The Meat Inspection Act is a U.S. food law that requires animals raised for human consumption be inspected prior to slaughter. It also allows veterinarians to look at the carcasses of animals after they have been killed. This bill also ensures food safety by setting cleanliness standards for both slaughterhouses and establishments that process meats. It was signed into law in 1906 by President Theodore Roosevelt.
This legislation requires all animals to be inspected upon arrival at the slaughterhouse. This includes horses, cattle, sheep, pigs, goats, and mules. An inspector is appointed for each location by the Secretary of Agriculture. Before being killed, animals showing signs of disease are separated from those that are healthy. This law also makes it mandatory to slaughter creatures in a humane manner, and lists several acceptable methods of doing so.
Those animals that have been identified as carrying a disease and separated from healthy animals are examined by a veterinarian after being killed. This provision also covers how to destroy carcasses that can not be used. It also gives guidelines as to how to label or mark these bodies. Inspectors within the plant often check to make sure this is done properly in order to avoid receiving a notice of violation from a government agency.
The Meat Inspection Act sets standards of cleanliness and sanitation for slaughterhouses and meat processing facilities in order to ensure food safety. It allows agents of the U.S. Department of Agriculture to inspect these businesses to make sure they are in compliance with this law. Representatives can also halt production in facilities where unsanitary conditions are found. Inspectors might also reject product deemed to have been produced in an unsafe manner.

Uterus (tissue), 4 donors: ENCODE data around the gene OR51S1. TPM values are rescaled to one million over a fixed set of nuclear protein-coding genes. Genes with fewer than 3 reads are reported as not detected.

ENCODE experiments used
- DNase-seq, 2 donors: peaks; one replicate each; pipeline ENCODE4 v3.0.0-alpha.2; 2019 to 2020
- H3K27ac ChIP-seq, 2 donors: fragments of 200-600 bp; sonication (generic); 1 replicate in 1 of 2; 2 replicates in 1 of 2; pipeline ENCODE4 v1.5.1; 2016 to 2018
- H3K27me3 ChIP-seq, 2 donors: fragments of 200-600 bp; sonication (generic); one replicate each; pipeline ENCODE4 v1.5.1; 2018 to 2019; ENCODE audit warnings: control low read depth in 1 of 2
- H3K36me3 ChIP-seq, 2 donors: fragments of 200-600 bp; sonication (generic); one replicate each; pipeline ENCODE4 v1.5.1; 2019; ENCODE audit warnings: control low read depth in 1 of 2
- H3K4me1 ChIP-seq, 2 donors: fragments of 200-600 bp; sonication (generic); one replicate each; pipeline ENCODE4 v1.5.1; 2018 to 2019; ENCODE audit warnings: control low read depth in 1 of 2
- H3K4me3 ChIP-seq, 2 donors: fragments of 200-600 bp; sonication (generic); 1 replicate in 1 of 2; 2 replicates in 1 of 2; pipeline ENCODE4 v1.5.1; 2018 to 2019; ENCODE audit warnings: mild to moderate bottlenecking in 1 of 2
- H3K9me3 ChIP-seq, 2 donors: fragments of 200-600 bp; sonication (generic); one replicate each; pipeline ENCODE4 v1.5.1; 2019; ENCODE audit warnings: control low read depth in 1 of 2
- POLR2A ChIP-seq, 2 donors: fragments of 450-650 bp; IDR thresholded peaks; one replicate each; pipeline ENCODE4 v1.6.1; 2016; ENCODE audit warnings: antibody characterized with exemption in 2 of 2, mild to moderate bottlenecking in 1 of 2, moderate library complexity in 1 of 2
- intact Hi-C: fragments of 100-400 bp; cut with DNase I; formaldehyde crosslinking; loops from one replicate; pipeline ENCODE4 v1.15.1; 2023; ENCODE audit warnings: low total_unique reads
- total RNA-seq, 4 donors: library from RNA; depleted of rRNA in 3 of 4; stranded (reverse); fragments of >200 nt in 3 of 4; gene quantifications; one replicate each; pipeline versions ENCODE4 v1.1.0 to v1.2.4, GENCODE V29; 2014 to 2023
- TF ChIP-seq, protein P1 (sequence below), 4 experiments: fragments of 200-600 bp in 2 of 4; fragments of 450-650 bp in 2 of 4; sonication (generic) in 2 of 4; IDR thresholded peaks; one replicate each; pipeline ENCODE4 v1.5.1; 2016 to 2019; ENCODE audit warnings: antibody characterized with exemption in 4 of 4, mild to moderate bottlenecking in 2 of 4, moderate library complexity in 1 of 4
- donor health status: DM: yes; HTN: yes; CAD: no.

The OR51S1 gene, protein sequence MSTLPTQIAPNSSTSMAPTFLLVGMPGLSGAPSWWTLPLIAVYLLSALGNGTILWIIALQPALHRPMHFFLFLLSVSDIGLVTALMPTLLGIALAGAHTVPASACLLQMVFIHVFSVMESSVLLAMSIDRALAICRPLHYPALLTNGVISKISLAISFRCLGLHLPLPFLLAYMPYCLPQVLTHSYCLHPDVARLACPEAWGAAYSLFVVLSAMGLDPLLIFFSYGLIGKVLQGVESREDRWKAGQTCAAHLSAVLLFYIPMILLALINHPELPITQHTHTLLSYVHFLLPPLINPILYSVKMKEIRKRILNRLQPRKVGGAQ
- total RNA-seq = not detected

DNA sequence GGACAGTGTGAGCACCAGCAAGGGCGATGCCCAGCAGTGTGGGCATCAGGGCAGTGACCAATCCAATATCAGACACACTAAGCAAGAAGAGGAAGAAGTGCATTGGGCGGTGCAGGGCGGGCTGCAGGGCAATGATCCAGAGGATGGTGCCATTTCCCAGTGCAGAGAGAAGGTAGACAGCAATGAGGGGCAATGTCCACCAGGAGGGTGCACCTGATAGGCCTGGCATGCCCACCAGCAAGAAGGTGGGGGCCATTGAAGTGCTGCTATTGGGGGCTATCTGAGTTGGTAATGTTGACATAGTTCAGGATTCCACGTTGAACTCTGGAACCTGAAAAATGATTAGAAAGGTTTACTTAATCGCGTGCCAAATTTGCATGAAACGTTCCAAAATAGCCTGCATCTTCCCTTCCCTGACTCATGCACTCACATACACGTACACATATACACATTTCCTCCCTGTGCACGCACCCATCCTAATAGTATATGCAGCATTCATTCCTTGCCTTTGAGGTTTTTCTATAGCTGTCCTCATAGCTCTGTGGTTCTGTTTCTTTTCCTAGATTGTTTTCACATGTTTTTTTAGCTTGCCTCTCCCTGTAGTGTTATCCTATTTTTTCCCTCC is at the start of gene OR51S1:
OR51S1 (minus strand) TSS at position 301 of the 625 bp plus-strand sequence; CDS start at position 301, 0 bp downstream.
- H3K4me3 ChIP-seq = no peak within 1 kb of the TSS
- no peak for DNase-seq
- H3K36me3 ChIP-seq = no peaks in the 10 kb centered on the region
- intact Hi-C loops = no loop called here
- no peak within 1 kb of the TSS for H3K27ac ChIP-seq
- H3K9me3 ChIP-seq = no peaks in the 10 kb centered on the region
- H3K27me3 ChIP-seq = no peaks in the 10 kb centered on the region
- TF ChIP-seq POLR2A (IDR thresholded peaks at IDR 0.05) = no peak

This bill was signed into law in 1906 by then U.S. President Theodore Roosevelt. It was designed to be a companion act to the Pure Food and Drug Act. Both of these statutes were intended to make meat and other foods consumed by humans safe for them to do so.
The Meat Inspection Act makes sure those involved in the meat packaging and processing industry follow strict standards of slaughtering animals and preparing food. Doing so can help keep members of the public safe from possible contamination. It can also give people peace of mind when buying groceries, since they can be sure the meat they purchase has been checked carefully before it was sold.